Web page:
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Preventing Wrong Site Surgery – A Quarterly Update From The Pennsylvania Patient Safety Authority (PSA)

Posted Oct 04 2010 12:00am

Of particular interest is that the number of reports for wrong site surgery in Pennsylvania appear to be declining.  However, wrong site placement of local anesthetic blocks is becoming an increasing percentage of the reports.  For example wrong site blocks constituted 20% of the wrong site events in the first six months of data reporting to the PSA, but they accounted for 44% of wrong site events in the most recent six months of reporting.  These are two of the four examples provided by the PSA: 1) a patient was scheduled for a surgical procedure on the left hand under axillary block. The anesthesiologist blocked the right arm. The correct arm, left, was marked appropriately. The error was discovered by the anesthesiologist after initiating the block.  2) A patient was admitted for surgery [on the right knee]. The patient was seen by the anesthesiologist who asked the patient which knee was to be operated on. The patient stated “left.” The anesthesiologist performed the nerve block on the left side. The patient was taken to the OR for the right-knee surgery where it was determined the nerve block was done on the wrong side.  Doing a formal time-out before an anesthetic block could potentially eliminate about 27% (92 of 337) of the wrong site errors reported in the surgical suite. However, based on the data from the Preventing Wrong-Site Surgery Project, a time-out before an anesthetic block does not eliminate the need to do a time-out just before the start of the surgical procedure, with the site marking visible in the prepped and draped surgical field.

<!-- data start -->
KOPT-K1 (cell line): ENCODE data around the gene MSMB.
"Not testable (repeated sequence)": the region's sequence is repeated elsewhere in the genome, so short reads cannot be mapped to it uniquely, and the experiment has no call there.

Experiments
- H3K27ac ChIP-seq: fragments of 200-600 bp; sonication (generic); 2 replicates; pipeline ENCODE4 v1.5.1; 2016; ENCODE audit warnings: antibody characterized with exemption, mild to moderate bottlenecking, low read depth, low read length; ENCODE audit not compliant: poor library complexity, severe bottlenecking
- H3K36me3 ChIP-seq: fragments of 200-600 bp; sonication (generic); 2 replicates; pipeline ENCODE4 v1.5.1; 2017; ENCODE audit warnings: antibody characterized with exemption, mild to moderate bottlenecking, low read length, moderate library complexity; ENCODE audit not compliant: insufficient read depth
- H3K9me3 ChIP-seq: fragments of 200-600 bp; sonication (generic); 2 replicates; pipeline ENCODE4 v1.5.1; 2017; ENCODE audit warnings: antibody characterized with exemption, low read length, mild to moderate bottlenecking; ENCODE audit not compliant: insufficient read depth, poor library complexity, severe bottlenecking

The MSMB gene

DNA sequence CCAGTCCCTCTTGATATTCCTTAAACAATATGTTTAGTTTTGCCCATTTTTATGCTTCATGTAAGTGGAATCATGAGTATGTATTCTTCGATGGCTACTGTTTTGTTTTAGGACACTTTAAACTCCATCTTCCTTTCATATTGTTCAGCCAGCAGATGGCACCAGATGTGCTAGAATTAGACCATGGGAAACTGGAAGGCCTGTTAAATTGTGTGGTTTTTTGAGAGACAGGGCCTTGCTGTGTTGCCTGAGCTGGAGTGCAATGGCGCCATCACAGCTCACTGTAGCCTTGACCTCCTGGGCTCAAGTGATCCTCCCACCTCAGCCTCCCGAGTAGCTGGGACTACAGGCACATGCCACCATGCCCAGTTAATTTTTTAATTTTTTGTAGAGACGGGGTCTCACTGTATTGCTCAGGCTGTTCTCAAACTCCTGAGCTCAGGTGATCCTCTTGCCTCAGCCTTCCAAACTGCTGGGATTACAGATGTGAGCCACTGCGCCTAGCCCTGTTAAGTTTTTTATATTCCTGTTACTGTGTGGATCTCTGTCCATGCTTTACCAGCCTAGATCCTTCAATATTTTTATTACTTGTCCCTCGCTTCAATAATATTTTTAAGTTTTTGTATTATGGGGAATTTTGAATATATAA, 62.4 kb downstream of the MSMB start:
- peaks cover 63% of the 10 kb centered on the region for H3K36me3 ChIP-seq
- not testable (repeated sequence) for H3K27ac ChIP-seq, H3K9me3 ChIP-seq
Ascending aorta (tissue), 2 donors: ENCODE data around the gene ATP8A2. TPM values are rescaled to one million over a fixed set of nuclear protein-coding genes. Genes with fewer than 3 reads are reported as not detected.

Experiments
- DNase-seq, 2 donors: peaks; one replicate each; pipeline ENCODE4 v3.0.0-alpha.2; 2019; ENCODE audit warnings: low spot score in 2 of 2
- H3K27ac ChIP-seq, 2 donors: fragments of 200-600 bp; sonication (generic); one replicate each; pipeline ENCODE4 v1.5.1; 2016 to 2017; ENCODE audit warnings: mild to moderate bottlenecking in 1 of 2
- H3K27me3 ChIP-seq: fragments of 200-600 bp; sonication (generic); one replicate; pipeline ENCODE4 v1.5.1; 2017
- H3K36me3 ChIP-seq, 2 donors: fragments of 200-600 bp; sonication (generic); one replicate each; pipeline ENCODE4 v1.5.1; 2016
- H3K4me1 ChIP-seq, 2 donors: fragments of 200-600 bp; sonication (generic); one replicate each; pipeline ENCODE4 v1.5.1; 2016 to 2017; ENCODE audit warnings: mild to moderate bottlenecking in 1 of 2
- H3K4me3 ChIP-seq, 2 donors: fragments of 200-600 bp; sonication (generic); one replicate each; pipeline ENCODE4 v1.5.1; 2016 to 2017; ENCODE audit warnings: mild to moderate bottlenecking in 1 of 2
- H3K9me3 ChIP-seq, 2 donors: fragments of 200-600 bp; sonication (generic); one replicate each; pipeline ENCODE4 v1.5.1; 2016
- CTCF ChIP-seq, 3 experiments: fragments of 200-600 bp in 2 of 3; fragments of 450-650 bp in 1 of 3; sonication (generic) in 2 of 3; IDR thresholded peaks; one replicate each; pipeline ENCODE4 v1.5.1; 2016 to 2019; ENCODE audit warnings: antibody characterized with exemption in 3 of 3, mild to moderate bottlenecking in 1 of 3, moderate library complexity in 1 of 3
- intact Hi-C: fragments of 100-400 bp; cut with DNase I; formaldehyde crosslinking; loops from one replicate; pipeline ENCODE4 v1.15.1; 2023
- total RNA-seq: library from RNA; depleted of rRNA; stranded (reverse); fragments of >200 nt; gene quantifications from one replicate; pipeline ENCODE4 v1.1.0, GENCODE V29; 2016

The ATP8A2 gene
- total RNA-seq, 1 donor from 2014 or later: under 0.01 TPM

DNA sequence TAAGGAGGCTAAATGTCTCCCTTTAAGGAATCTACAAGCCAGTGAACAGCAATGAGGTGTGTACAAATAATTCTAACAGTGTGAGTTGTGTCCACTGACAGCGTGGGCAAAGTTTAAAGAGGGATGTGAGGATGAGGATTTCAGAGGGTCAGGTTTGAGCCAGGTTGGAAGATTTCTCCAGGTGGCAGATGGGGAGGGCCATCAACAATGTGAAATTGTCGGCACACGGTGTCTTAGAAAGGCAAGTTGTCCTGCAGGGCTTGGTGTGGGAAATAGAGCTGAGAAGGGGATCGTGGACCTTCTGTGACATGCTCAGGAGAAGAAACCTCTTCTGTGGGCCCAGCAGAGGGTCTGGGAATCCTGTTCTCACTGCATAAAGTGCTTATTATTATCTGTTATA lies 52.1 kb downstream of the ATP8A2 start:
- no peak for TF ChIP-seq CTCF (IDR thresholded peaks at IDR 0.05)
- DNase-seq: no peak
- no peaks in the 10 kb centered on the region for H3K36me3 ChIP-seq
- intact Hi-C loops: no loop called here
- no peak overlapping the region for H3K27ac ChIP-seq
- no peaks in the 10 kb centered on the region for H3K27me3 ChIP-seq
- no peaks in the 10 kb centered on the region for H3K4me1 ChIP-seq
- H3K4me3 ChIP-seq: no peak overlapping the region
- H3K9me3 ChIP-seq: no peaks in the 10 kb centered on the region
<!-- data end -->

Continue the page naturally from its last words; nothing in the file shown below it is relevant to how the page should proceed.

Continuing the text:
In the opinion of the PSA, the 2010 revision of the Joint Commission’s Universal Protocol does not help the confusion about when to do the time-out.  The 2009 version states that the time-out should be done before the start of anesthesia; the 2010 version reverts to stating that the time-out should be done before the incision.  Based on multiple studies from the Preventing Wrong-Site Surgery Project, the Authority strongly advises that a formal time-out be done with the anesthesia provider just before any anesthetic block is placed and that another time-out be done with the surgeon just before the incision, unless the surgeon performs the anesthetic block and incision in continuity after the surgical field has been prepped and draped. 

Ref: Pennsylvania Patient Safety Advisory 2008;6:141-143

David S. Smith M.D., Ph.D.

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